13 April 2007

Kurt Vonnegut, Jr: 1922-2007.

As Americans, we have inherited no nobility, no centuries of conflict, no riches of a previous day. We are better minds for this lacking.

When I look back on the ways literature shaped me, I know it first got under my skin when I started chasing an ideal of American humor. A way with words in spite of ourselves, to speak eloquence to the authority that does not expect any. I've known this for a long long time now. I know the American humorists and all the pretenders. I know William Dean Howells and David Sedaris, Bret Harte and Nathaniel West, George Plimpton and Dorothy Parker. I know nearly all the names that for a time capture our imagination, who color our language with wit and charm. But I know too that there are writers who loom large in our canon. When we look to humor in literature, as a way to separate ourselves from every culture on the planet, staring plainfaced at the mess of society we've tried to construct and to say something, anything to silence the onslaught of ourselves, four voices rise above the rest. Benjamin Franklin. Washington Irving. Mark Twain. Kurt Vonnegut, Jr.

It is not that we lack funny men. We've had Groucho, Woody, Buster and Pryor. But our literature gives us men with peculiar senses of humor who carry us through peculiarly dark times. We are lifted toward great stories on the ease of a page read. I know that humor needs no single art form to define itself. But the writers have had the jump start, the early lead. And when I first read Mark Twain, I thought to myself, He knows that literature is the ultimate form, that his language is the centerpiece of his culture. Twain used anecdote to cultivate American humor. We didn't need to be convinced of his cultural worth. He believed it for us.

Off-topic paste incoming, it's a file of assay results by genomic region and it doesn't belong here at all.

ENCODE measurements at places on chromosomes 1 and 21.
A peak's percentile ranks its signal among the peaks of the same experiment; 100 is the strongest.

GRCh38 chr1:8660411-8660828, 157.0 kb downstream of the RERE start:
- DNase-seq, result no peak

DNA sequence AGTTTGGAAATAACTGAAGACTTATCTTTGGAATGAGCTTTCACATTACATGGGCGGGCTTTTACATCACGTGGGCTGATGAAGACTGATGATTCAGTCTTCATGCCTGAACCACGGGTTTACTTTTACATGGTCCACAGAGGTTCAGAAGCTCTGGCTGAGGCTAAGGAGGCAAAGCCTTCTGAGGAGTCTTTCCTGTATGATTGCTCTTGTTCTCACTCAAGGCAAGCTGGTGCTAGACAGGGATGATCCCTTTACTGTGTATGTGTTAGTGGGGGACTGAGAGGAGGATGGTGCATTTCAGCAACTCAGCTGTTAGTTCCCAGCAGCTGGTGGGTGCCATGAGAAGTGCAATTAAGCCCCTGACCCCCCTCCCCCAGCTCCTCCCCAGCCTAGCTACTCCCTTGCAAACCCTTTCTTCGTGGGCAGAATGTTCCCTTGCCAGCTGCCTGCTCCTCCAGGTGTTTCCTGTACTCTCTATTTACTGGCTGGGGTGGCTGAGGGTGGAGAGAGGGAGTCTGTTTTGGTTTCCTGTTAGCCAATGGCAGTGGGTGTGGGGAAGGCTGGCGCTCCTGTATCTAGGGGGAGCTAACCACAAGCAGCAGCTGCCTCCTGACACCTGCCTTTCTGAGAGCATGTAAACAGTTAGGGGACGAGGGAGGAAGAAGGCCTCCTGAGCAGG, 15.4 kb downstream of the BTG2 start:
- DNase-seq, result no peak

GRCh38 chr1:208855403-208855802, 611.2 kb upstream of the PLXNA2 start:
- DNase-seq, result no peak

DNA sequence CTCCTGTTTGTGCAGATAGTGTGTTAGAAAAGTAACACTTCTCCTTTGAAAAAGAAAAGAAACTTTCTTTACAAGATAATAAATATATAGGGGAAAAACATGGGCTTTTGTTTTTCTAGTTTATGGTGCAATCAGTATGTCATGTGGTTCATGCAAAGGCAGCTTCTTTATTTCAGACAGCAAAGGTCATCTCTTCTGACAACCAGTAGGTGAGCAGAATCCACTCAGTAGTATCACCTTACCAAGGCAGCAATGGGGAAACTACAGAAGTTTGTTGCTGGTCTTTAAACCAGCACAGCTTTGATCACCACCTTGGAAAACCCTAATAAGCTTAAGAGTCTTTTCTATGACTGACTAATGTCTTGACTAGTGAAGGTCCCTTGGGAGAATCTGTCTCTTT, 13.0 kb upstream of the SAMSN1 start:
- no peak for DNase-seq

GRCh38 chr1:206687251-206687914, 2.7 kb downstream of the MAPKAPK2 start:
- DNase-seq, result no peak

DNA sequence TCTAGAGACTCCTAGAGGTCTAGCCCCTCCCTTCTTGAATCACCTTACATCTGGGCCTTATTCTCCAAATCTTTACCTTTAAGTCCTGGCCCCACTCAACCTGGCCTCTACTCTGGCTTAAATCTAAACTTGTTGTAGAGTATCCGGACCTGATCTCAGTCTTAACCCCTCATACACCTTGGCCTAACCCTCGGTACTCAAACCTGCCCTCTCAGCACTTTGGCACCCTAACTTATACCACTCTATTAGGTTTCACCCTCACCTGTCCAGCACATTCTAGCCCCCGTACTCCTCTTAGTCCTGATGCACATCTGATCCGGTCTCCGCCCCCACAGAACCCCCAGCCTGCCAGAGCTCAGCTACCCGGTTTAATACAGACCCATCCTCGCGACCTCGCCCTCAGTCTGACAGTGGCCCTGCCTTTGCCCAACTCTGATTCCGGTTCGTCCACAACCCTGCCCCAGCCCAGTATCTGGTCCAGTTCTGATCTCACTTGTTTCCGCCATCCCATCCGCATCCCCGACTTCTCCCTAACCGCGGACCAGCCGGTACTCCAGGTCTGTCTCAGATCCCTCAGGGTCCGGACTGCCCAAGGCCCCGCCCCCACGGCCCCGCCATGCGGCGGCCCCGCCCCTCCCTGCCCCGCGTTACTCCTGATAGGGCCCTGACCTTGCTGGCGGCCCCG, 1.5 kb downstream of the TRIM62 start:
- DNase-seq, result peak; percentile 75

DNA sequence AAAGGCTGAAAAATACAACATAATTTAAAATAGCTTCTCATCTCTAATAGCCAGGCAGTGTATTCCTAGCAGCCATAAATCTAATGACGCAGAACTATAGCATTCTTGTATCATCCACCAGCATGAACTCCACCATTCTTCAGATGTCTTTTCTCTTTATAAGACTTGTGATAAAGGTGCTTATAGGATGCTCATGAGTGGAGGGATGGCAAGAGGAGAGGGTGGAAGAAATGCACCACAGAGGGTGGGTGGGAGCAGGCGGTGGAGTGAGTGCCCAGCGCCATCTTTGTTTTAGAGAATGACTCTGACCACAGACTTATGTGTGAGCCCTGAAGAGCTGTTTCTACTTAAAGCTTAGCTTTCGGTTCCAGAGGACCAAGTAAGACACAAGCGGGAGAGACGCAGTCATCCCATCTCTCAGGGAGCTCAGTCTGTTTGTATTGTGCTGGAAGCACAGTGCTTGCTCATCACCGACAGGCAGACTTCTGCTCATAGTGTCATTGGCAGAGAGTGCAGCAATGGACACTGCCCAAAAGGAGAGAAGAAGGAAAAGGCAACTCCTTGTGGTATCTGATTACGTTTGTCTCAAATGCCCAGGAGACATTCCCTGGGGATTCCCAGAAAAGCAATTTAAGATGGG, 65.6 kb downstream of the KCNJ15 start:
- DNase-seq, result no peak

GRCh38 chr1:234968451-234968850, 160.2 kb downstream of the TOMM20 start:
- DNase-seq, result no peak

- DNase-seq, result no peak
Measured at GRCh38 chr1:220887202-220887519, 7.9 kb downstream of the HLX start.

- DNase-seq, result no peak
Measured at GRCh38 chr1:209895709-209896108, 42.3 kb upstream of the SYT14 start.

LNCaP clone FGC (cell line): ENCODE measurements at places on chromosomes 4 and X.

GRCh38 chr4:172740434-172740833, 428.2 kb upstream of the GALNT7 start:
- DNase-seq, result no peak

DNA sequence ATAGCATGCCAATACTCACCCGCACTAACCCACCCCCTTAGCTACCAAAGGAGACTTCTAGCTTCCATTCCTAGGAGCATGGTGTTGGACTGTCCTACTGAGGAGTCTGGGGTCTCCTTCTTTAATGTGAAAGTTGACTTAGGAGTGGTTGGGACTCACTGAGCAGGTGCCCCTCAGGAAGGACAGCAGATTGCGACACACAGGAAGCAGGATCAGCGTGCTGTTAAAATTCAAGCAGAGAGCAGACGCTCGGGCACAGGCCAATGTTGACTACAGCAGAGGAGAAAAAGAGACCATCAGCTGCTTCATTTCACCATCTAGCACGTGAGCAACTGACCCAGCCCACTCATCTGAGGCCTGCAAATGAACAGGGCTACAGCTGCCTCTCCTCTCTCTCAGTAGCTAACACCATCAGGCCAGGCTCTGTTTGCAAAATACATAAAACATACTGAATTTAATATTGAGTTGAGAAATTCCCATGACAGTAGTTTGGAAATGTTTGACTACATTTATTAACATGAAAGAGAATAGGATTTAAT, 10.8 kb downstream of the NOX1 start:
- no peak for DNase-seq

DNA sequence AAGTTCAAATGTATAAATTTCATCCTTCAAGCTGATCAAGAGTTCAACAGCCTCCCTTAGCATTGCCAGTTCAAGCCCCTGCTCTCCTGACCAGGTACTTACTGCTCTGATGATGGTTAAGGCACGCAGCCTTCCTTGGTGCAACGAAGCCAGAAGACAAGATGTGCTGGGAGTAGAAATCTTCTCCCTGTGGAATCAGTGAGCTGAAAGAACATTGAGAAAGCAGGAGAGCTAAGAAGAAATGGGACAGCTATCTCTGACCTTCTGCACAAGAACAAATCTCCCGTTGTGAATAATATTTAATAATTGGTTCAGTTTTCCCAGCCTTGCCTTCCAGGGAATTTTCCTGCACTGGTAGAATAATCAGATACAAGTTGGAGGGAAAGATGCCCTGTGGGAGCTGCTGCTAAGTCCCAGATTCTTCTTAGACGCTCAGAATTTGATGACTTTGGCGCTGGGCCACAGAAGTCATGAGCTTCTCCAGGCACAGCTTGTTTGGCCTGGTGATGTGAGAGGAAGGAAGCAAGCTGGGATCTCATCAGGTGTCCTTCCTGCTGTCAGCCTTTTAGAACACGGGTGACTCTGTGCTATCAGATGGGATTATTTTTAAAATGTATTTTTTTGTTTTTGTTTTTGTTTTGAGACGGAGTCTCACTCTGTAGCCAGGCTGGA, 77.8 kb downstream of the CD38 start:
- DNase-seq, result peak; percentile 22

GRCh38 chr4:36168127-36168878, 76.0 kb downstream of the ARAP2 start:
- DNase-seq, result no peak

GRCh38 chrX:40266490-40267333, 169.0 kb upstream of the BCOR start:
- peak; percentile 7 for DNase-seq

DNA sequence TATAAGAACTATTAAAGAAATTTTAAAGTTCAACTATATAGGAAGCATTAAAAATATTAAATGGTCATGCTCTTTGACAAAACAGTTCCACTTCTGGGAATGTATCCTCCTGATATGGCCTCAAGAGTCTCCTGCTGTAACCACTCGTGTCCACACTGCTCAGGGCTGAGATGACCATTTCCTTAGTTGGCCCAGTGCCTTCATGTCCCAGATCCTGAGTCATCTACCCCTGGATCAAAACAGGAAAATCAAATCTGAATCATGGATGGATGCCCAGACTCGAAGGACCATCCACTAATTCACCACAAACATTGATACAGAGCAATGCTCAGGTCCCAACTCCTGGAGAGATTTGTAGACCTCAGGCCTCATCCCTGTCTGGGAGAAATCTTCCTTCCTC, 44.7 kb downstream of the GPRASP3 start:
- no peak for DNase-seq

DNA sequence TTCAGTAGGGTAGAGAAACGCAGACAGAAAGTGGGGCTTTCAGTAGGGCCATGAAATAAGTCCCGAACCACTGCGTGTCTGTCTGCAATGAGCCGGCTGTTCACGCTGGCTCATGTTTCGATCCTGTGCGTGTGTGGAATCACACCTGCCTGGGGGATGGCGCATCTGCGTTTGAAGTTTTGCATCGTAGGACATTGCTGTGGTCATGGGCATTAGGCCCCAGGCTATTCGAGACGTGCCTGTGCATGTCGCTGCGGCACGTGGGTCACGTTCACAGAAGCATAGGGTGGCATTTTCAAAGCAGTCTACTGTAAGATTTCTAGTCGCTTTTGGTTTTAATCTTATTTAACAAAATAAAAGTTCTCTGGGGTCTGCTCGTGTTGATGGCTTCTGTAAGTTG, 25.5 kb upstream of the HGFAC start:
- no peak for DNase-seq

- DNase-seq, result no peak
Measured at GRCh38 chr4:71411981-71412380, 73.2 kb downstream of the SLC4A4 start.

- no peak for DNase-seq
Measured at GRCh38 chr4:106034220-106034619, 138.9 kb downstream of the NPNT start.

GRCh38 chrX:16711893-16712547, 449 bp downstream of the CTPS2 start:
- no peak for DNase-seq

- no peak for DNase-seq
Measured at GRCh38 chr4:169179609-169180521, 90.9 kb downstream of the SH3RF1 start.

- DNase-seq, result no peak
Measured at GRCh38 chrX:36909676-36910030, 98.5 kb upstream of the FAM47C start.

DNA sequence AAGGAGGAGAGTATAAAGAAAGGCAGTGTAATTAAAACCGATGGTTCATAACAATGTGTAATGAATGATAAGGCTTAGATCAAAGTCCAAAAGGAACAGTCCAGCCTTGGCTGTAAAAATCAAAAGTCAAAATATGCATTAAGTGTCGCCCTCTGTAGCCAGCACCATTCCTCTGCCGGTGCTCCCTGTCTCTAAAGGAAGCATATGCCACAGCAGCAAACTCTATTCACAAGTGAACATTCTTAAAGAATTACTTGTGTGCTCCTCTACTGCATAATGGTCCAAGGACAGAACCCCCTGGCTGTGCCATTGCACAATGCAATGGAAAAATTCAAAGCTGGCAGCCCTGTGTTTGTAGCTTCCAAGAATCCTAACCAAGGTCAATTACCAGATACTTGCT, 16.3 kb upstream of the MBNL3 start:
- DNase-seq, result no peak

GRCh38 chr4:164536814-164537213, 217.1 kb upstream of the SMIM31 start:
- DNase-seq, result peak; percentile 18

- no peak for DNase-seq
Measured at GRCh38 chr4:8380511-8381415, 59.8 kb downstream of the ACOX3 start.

Vonnegut's first novel, a book he wrote while working in Schenectady for GE, was released in 1952. He was 30 years old. In 1928, GE began transmitting the first regularly scheduled television broadcasts from Schenectady. Vonnegut was 6 years old.

To write during the rise of television required a patience with the form that extended beyond the everyday reactions of newsmen, comics, slapstick artists, and critics. John Updike has a line, "When there are too few monks among us, something of the monk enters all of us." The American public had a writer who ignored the competition from other forms. Vonnegut told stories that could never be told on celluloid - the Tralfamador-Dresden hopping joyride of Slaughterhouse Five, Breakfast of Champions Ohio to a Berlin Zoo park bench in Mother Night - that monkish delight of the strange and beautiful place one wishes to inhabit but does not long to see.

These moments do not require a great writer to tell them faithfully. These moments are invented by great writers. It is almost as if America knew, shortly after World War II, that we needed a writer to write Kurt Vonnegut novels. As if we'd convinced ourselves the last century knew Mark Twain novels weren't going to write themselves. Otherwise, we'd have a grainy picture in a box that talked a mean game but could never convey what Whitman wrote: "I was the man. I suffered. I was there."

Fortunately, for the hundred-thousand other impressionable minds I meet all too infrequently, we had Kurt Vonnegut.